Neon Neon : Praxis Makes Perfect

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Neon Neon - Praxis Makes Perfect

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Neon Neon’s debut album, 2008’s Stainless Style, more or less centered around a central narrative surrounding carmaker John DeLorean, who successfully defended himself against cocaine trafficking charges in 1984 by citing entrapment. You might have missed some of that, though, given how richly it conveyed big-budget ‘80s new wave sounds and heady synth-driven pop-scapes, to the point that anything else seemed merely ancillary. The partnership between Super Furry Animals’ Gruff Rhys and Los Angeles-based producer Boom Bip yielded a spectacular pop album on par with either artist’s better works, albeit one cleverly loaded with a conceptual thread that spanned from DeLorean’s vision (“Dream Cars”) to a mountain of coke (“Trick or Treat”) to his relationship with Raquel Welch in the 1970s (“Raquel”). How the Star Wars-referencing “I Told Her On Alderaan” fits in is hard to say, but it, above all, exemplified the amazing chemistry that Rhys and Bip have as a songwriting team.

As strong a debut as Stainless Style was, Rhys and Bip conceived of the project as a one-time thing, and late in 2008 suggested that another Neon Neon album was probably not going to happen. Yet in January, the group posted a picture of Giangiacomo Feltrinelli to their Instagram account, which effectively clued in listeners to the future of the band. Yes, there is another Neon Neon album, and this time, the duo shift their focus to the story of Feltrinelli, a revolutionary who grew up in a wealthy Italian family and became a left-wing activist and publisher, later dying of a suspicious accident in 1972. Yet on Praxis Makes Perfect, the concept is much harder to sidestep; from the opening title track, there’s a sense of oddly anachronistic narrative technique, as ‘80s-style synthesizers juxtapose against the sound of morse code tapped out on telegraph, and spoken word courtesy of actress Asia Argento, whose voice comes to represent most of the more direct references to Feltrinelli’s life. If Stainless Style were an audible film inspired by DeLorean’s life, Praxis feels much more like a proper biopic.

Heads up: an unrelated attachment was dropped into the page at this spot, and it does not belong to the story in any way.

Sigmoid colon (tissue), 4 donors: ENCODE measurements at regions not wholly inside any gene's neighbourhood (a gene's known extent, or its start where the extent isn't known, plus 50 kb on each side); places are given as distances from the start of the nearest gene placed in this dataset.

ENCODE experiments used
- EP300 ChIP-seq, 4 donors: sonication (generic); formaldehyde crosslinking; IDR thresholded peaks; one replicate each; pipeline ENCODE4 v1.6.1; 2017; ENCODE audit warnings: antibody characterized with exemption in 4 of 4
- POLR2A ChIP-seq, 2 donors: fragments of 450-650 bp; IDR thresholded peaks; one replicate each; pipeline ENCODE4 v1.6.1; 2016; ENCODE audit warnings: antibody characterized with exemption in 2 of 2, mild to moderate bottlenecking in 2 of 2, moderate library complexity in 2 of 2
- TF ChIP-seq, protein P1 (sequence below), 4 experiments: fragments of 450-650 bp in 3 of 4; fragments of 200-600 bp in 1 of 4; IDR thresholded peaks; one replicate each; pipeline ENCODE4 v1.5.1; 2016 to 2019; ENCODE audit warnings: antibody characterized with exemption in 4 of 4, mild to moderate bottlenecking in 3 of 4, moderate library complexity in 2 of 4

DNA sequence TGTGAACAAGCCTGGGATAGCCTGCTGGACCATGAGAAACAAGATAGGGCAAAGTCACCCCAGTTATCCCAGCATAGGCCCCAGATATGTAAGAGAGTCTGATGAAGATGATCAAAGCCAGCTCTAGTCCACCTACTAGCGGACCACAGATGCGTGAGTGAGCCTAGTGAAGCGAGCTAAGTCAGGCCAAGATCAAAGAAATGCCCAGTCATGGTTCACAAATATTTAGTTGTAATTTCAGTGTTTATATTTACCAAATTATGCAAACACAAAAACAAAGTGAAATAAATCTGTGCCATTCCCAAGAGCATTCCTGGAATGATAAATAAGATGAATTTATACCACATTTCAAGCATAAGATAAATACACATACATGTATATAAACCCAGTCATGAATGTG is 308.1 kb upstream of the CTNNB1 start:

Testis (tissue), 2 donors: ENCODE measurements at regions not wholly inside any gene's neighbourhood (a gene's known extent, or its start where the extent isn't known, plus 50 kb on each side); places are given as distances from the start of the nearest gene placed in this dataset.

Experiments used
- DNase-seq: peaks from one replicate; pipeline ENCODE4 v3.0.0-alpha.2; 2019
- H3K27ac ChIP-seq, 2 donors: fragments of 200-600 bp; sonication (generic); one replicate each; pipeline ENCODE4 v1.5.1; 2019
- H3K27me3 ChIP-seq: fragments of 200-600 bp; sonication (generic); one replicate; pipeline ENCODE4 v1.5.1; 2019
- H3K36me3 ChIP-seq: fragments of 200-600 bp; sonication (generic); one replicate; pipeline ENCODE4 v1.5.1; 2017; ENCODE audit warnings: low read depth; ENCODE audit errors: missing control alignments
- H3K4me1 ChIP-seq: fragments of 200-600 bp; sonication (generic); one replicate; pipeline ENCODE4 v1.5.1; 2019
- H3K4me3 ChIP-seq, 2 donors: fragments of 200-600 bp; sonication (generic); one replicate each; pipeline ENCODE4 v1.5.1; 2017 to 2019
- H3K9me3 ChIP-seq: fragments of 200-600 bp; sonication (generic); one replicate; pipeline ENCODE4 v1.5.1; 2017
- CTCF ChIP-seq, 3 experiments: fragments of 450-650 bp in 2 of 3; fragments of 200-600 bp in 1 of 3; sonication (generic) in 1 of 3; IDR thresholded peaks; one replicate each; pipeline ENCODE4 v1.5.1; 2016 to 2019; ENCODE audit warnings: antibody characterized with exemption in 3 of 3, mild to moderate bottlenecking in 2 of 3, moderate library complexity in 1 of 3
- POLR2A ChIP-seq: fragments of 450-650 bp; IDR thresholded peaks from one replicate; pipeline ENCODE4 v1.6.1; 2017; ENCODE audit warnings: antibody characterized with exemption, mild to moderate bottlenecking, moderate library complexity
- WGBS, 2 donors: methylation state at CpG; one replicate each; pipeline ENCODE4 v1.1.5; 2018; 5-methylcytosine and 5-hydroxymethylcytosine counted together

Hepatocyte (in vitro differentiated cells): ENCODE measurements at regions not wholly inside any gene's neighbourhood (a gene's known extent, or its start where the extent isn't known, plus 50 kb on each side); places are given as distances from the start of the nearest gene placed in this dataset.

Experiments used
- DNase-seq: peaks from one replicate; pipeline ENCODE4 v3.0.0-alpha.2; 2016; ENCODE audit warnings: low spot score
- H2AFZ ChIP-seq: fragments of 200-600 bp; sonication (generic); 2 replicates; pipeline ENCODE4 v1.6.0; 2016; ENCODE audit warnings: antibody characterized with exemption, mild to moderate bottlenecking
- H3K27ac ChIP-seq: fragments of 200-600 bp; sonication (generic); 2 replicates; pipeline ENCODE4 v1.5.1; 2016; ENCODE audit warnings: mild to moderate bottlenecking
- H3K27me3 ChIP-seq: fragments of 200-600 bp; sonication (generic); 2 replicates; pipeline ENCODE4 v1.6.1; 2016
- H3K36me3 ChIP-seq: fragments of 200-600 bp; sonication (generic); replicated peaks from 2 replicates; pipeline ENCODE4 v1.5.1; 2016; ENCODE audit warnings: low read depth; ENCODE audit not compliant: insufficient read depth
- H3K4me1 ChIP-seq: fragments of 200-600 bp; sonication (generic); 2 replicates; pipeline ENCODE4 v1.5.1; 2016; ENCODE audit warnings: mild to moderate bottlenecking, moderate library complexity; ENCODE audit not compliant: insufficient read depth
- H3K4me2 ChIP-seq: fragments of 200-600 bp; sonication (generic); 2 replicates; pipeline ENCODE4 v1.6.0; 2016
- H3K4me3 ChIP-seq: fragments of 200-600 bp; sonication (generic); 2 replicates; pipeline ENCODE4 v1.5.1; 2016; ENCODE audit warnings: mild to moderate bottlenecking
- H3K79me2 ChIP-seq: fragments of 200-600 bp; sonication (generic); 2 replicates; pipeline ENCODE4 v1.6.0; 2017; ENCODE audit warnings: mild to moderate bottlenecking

Praxis Makes Perfect is heavily doused with details of Feltrinelli’s life, from his relationship with fellow leftist leaders (“Hoops With Fidel” references an actual basketball game that he played with Castro) to his publishing career (“The Leopard” and “Dr. Zhivago” are two titles that Feltrinelli Editore published). And throughout the album, it’s hard to escape references to Communism or censorship, thanks in large part to Argento, whose spoken word interludes provide a contextual grounding. But, once again, the music itself is so strongly driven by ‘80s pop sounds — this time even deeper into yacht- and soft-rock textures — the radical leftism at the center of it almost stands in stark contrast. The Supertramp-style chorus of “Hoops With Fidel” is a blissful AM pop hallucination about bottling and selling Communism, whereas the guitar leads on “Hammer and Sickle” recall Carlos Alomar circa Berlin-period Bowie. The Italo-disco-ized “Shopping (I Like To)”, however, addresses the lure of capitalist enterprise, with Sabrina Salerno and Rhys trading lines like “In your eyes, I see a franchise.” And “Mid Century Modern Nightmare” compresses left-wing angst into a two-minute banger of an electro jam.

Whereas the flashy synth-pop sounds of Stainless Style made perfect sense in the context of the rise and fall of an ‘80s icon, the juxtaposition of a ‘60s- and ‘70s-era narrative against more ‘80s-style music seems an odd fit. It’s not necessarily problematic, however — once again, Gruff Rhys and Boom Bip have created something memorable and crafted with utmost attention to detail, however incongruous. Yet the context becomes blurrier and a bit more abstract this time around, which, ironically, might actually help to make the concept stand out even more. As historians, Neon Neon have found a bizarre vessel through which to tell their story, but as pop songwriters, they’ve yet again made a wonderful little record.

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